Morning Brew: Re-electing Ford, MLSE chair wants casino, $37 million waste surplus, Beach condo gets go-ahead, a dubious poll and Toronto biking is just OK
The Star's Royson James thinks Rob Ford could win re-election in 2014 - after-all, the city has cut spending and returned surpluses during his tenure (if only it were that simple), a key part of the "gravy train" campaign. Despite his endless supply of gaffes, James thinks voters might be prepared to overlook the negatives and focus once again on what the incumbent mayor promises come 2014.
The billionaire chair of Maple Leaf Sports and Entertainment is the latest big wig to declare an interest in a Toronto casino. Larry Tanenbaum also prefers a waterfront location, which could be Exhibition Place where his Toronto FC are based. Is it any surprise that the owner of a few pro sports teams would want a casino?
Toronto's solid waste department announced a surprising $37.2 million surplus yesterday but still plans to wring an extra $250,000 from charities by charging for garbage collection. I'd say that stinks, but they'd probably take it as some sort of weird compliment.
Toronto East York Community Council voted in favor of a controversial six-storey condo in the Beaches area. The building, unpopular among local residents who say it's too big for the neighborhood, will be built at Queen and Kenilworth Avenue - a site currently home to Lick's. Developers hope to break ground later this year.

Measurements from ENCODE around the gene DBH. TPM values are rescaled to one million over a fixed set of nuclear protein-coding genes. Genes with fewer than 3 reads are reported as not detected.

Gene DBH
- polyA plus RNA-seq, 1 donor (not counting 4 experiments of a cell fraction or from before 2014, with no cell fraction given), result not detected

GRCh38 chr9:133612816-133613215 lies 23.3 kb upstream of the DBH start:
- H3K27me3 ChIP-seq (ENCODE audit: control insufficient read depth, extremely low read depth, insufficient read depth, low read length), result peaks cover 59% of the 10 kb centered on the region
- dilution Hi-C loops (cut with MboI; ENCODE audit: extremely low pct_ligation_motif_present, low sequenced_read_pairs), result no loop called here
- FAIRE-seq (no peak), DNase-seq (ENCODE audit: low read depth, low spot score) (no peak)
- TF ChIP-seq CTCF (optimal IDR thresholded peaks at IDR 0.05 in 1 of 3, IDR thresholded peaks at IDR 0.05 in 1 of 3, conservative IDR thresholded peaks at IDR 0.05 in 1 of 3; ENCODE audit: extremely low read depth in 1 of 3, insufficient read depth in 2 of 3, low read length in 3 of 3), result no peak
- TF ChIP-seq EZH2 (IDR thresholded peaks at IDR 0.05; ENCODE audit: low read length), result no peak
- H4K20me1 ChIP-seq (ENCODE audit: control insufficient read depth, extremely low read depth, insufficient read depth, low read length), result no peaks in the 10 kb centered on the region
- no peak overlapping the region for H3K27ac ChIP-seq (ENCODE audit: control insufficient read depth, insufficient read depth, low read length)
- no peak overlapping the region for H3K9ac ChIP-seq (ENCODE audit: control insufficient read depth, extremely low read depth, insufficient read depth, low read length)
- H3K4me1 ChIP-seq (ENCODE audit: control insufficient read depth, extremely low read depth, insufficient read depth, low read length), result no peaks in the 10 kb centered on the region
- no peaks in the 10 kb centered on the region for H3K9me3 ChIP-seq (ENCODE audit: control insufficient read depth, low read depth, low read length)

Here's one for you - a "poll" by the Alliance for Family Values (I bet they're a barrel of laughs) has found 90 per cent of Ontario is against Bill 13, anti-bullying legislation that would allow gay-straight alliances in schools. That's funny, the poll conveniently backs up their entire ideology. Even funnier is the write up in the Toronto Sun which seems to confuse the blatant propaganda with an actual scientific poll. Once you've had a laugh at that, read the results from an actual poll here.
What's better than Halifax and Calgary but worse than Victoria and Saskatoon? That's right, Toronto! We're loathing ourselves a little bit more today because a handful of western cities (and Montreal) have higher bike ridership and better infrastructure than us, according the University of British Columbia. Still, at least we're not St. John's, the worst Canadian city for two-wheeled commutes. Sorry Newfies.
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